Generating Music with Stable Diffusion

Many have already heard, or maybe tried the Stable Diffusion model for generating pictures from text.

Now the same model can be used to generate music! The model was further trained on the task of generating spectrograms from the input string, and now it is possible to do the following:

The whole point is that the resulting spectrogram can be easily converted into an audio clip.


Wow! And what was possible? Yes!

This is the V1.5 version of the Stable Diffusion model, we get a spectrogram from the input line, and then in the code we convert the spectrogram into sound. Moreover, it is possible to generate infinite sound variations by changing the random seed. And yes, all the same techniques work as in Stable Diffusion: inpainting, nagative prompt, img2img

About spectrograms

An audio spectrogram is a visual way of representing the frequency content of an audio clip. The x-axis represents time and the y-axis represents frequency. The color of each pixel determines the amplitude of the sound as a function of frequency and time.

A spectrogram can be obtained from sound using the Fourier Transform (STFT), which approximates sound as a combination of sine waves of varying amplitude and phase.

The STFT algorithm is reversible, so the original sound can be reconstructed from the spectrogram. However, the spectrogram images from the Riffusion model only show the amplitude of the sine waves, not the phases, because the phases are chaotic and difficult to predict. Instead, the algorithm is used Griffin Lima for phase approximation in audio reconstruction.

Below for intuitive understanding is a hand-drawn image that can be converted to audio.

For audio processing, torchaudio is used, as it has excellent capabilities for processing on the GPU. Audio preprocessing code can be found here


With diffusion models, you can generate results not only based on text, but also based on images. This is incredibly useful for modifying sounds while maintaining the structure of the original clip that you like. You can control how much to deviate from the original clip towards the new result using the denoising parameter.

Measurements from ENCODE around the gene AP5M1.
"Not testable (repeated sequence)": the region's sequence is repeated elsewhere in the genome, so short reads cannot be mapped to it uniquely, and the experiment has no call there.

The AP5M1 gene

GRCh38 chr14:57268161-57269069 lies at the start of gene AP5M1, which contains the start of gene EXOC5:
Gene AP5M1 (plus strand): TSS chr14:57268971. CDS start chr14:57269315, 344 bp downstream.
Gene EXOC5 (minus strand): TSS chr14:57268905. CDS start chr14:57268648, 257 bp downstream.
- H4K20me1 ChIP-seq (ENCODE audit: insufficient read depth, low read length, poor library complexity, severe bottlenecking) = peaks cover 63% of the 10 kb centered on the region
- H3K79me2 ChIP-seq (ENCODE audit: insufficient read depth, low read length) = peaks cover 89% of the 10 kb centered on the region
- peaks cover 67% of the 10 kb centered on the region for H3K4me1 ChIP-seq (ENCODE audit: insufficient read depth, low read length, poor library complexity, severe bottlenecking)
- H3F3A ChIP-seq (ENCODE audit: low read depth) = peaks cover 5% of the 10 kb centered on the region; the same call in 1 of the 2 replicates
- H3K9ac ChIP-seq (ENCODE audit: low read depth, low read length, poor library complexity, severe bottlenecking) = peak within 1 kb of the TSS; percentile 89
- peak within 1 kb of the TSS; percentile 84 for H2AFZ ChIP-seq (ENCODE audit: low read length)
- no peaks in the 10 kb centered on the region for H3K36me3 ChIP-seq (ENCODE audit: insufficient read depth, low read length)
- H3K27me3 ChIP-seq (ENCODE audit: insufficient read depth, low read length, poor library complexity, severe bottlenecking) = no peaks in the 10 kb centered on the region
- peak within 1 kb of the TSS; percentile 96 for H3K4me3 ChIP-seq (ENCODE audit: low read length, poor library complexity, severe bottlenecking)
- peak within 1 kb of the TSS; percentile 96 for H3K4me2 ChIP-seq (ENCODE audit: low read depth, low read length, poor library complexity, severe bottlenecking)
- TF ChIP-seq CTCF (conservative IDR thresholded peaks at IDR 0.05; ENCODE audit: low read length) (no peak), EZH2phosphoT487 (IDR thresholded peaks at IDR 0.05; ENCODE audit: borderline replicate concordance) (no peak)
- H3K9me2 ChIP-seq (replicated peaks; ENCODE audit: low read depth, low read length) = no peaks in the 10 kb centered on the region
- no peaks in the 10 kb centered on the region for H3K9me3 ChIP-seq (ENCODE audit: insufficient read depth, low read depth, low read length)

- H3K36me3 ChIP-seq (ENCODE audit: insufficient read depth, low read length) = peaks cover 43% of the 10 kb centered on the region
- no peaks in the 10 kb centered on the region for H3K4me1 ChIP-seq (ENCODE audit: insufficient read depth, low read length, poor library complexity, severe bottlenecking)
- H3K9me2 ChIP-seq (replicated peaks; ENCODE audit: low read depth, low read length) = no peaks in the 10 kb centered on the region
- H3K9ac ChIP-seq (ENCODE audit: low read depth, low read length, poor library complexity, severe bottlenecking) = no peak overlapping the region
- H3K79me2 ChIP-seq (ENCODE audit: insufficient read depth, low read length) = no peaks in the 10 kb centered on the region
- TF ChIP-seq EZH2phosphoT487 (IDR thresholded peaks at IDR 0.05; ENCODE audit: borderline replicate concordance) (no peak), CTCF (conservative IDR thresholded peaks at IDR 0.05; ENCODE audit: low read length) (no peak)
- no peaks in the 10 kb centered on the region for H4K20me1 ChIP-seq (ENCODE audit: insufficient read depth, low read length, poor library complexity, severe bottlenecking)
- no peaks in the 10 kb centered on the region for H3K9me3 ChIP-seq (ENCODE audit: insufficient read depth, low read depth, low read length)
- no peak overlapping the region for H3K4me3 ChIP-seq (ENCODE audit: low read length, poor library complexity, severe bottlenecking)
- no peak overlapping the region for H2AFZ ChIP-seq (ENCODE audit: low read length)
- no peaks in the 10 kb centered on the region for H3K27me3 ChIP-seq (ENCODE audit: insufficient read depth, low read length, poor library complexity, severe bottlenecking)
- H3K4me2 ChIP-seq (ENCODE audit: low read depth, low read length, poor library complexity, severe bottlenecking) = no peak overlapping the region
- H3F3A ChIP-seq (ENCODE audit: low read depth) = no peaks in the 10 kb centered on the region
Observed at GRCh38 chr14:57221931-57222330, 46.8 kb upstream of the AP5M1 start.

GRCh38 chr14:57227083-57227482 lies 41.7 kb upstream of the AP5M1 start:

Here is an example of converting rock and roll solo to violin.

rock and roll electric guitar solo

acoustic folk fiddle solo

Interpolation and generation of long audio

Creating short clips is cool, but I also wish I could generate endless audio in a similar way.

Let’s say we created 100 clips with different random seeds from one input line. We can’t merge the resulting clips because they differ in tone and tempo.

The strategy is to create a large number of variations of the same initial image using img2img with different random seeds and input strings. This preserves the basic properties of the audio.

However, even with this approach, the transition between clips will be too sharp. Even one line with a different random seed will have a different motive and atmosphere of the melody.

To solve this problem, you can smoothly interpolate between the input strings and the random seed in the model space (latent space). In Diffusion models, latent space is a feature vector that includes all variations of what the model can generate. Elements that are similar to each other are nearby in the latent space, and each value of the latent space vector can be decoded into some human-readable output of the model.

The trick is that you can get the latent space between an input string with two different random seeds, or even two different input strings with the same initial radom seed. Here is an example with an image generation model:

The same can be done with audio, even between, at first glance, different audio, you can get very smooth transitions.

The picture below shows interpolation in space between two random seeds of the same input string. In this way, we achieve a much smoother playback of the sequence of sounds. All the clips that we generate can have their own atmosphere and their own motive, but the interpolation result is impressive:

Interpolation between print and jazz is something!

The huggingface library has a great chapter dedicated to Diffusion models for img2img and interpolation between strings. But the authors provided their own code for the audio generation task, which we support masking – the ability to generate and change only part of the spectrogram. The code

Testing the model

The authors have made a convenient web interface on ThreeJS, React and Tailwind, where everyone can try to generate something of their own.

Link to web application

If you want to try to generate something more complex, then the authors provide all the source code, and the model can be run even on Google Colab

More examples for the Riffusion model can be found in my telegram channel. I write about ML, startups and UK relocation for IT professionals.

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